For a thorough review of blogging with students, see Silvia Tolisano’s work at Langwitches:

I especially like this rubric she created [click to enlarge]:

Silvia Tolisano’s Rubric

My hope is my “assessment” is a conversation with students and students with each other, so that the learning is a growth goal of which reflection inspires improvement. Therefore, an ongoing component of blogging would be a reflection by the student of the growth their blog demonstrates. If I must give score from a rubric, the important part is still the conversation, goal-setting, and reflection!

What are your thoughts about assessing blogs and gathering data?

#clmooc #light #constellation collaboration


Chief Astronaut: Kevin Hodgson

In Week 5, our challenge was light. How do we make and write with light? Under the inspiration of Kevin Hodgson , we were invited to remake the night sky with our own constellations and stories. How? He created directions, and let our imaginations take us to find in our #clmooc sky, the stars and stories hidden inside our own worlds. Click on the Star Sky Chart above to enjoy the constellation stories created by us.

Listen to the sounds of our space, courtesy of Kevin: G+Post. Kevin’s Post. Sound Cloud Audio.

Remember who we are.

We are stardust
Billion year old carbon
We are golden   …..   Joni Mitchell  on Rock.Genius

I think this is my favorite Make of all the #clmooc cycles. It brought people together with different tools. Problems arose and people hacked the solutions. For example, the story length was an issue, so members wrote blog posts of their stories. We were challenged, we were interested, we helped each other, and we created a sky worth viewing.  It brought us to places in memories and imaginings that we shared, like Jennifer Sharpe’s snowstorm and my Three Brown Dots. Thanks you Kevin.!

CLMOOC StarChart Complete


#clmooc #clpoettag Poetry Tag Part 2



Poetry Tag Part 2

Poetry Tag June 30 +

For #clmooc Week 3, we played and created and hacked games. As a Language Arts teacher, I wanted a game that could fit our curriculum and spice it up with technology [or not]. I wanted a game for students to see themselves as wordsmiths — to play with words and sense and see the wonder in the ordinary.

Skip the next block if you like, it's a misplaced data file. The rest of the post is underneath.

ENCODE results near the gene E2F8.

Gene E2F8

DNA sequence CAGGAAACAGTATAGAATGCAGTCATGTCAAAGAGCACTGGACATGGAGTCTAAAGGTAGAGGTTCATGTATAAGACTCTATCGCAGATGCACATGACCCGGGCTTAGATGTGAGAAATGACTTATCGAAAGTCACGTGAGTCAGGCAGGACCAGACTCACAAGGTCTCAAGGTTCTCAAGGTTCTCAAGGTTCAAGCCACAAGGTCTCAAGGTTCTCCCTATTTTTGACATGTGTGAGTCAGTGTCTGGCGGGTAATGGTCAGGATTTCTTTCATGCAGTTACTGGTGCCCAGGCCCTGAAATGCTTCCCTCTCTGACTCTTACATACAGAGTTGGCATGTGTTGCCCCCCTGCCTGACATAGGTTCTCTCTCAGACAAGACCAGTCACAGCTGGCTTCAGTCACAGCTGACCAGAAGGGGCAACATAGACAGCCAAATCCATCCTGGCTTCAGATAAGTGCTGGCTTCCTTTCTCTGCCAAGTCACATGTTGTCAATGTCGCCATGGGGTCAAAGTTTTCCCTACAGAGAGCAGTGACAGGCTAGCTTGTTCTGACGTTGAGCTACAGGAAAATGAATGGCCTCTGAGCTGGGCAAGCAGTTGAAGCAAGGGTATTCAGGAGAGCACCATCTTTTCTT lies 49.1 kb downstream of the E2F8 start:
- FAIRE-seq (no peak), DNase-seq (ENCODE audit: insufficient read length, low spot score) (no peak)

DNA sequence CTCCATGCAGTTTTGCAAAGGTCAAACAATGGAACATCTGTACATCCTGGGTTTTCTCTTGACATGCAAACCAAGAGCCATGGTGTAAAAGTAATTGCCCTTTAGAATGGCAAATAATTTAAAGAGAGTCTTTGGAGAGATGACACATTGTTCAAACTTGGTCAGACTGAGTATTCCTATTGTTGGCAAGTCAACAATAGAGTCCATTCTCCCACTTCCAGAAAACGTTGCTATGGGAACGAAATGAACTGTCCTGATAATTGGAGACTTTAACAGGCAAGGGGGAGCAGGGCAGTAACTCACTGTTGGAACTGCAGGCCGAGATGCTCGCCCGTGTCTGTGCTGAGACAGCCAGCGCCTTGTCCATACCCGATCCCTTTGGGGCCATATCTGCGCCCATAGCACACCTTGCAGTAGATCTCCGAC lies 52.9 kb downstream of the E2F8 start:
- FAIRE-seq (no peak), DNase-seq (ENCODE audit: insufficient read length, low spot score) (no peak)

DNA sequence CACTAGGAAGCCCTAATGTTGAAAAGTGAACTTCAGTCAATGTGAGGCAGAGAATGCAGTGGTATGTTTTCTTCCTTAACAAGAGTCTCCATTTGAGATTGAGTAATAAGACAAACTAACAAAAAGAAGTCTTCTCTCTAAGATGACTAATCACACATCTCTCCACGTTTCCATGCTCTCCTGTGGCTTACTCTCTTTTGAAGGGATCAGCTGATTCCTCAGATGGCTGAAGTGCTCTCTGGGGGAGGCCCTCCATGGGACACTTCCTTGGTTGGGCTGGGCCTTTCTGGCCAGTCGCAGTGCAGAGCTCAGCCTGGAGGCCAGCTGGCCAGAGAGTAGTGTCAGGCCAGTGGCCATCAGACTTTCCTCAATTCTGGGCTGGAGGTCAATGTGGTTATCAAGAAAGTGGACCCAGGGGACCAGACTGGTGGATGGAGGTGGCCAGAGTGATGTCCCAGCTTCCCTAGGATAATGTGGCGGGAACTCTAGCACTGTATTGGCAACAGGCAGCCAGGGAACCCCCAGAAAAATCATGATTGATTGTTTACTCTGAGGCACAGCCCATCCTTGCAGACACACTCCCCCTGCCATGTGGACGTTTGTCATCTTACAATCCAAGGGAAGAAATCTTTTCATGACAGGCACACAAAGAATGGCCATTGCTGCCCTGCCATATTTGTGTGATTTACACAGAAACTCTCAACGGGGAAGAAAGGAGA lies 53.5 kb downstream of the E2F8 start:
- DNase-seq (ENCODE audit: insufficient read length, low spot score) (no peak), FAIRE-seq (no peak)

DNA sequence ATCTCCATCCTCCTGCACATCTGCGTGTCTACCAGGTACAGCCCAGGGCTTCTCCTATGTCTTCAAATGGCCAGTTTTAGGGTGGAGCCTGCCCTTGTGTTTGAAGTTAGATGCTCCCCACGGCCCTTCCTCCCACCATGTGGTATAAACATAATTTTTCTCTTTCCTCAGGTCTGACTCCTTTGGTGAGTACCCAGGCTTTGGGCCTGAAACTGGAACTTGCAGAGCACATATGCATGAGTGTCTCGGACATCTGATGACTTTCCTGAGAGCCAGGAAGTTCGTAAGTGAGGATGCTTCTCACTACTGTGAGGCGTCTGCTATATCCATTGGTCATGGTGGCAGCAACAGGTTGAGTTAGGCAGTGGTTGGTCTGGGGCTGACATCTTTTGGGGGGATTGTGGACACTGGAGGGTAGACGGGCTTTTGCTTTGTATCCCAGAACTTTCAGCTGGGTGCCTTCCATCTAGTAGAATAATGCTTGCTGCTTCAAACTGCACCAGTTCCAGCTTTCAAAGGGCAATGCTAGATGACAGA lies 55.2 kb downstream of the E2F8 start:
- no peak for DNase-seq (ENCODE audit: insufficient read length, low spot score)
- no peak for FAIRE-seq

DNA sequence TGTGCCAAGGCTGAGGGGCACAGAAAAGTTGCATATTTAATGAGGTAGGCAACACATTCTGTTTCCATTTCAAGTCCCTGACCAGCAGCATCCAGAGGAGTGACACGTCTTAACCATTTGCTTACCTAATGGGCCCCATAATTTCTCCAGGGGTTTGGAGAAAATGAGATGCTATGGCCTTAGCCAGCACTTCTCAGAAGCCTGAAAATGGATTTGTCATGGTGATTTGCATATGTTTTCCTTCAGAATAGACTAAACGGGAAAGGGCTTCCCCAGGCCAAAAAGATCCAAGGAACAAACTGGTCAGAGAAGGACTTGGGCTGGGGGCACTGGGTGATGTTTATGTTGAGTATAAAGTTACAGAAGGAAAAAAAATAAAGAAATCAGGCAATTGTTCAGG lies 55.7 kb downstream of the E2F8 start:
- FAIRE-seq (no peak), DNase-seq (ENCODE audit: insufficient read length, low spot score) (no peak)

So I introduced Poetry Tag Part 1. Several people took up the tag, and the game began. In the image above, you see some of our Notegraphy poems, and the Google Plus, Storybuilder, and Notegraphy poems can all be found Storified: Poetry Tag.

 Poetry Tag Part 1 provides the background and rules, but basically the idea is to document the snippets of life in our everyday moments so they are recorded for future writing drafts. In the tag game, if you see the #clpoettag, add a new poem of your own sometime that day. If possible, spin off the ideas and words of that poem, even hack some lines — you’ll see this in the samples in the Storified: Poetry Tag and Notegraphy poems.

Michelle Stein’s poem shows how we are creating a movement, and this expressed our engagement. Kevin Hodgson created a story from our poems with Storybuilder and on Wednesday, so did I: Movement: Shift. As you can see, we have created, shared, remixed, and hacked through several apps our play with words that demonstrates a shift in writing paradigms, as Mallory McNeal’s poem expresses.

Weshifttheparadigm... (1)

Now what?

Poetry Tag Part 2: The Classroom

As stated, the rules are simple: the idea is to document the snippets of life in our everyday moments so they are recorded for future writing drafts. In the tag game, if you see the #clpoettag, add a new poem of your own sometime that day. If possible, spin off the ideas and words of that poem, even hack some lines to use in your poem or create a story. Just recognize  the author.

How do we do this?

Use any app [ Notegraphy, Google Apps, Keynote, Twitter, Visual Poetry, Tackks.com/education, Kidbog, Edublogs, etc. ] to create your poem. The poem may include images.

Share it out with #clpoettag which means Connected Learning Poet Tag. Share it in the community used by your classroom. That could be your Kidblogs, Edublogs, Twitter, Google Plus, Instagram, etc. with a link to your poem.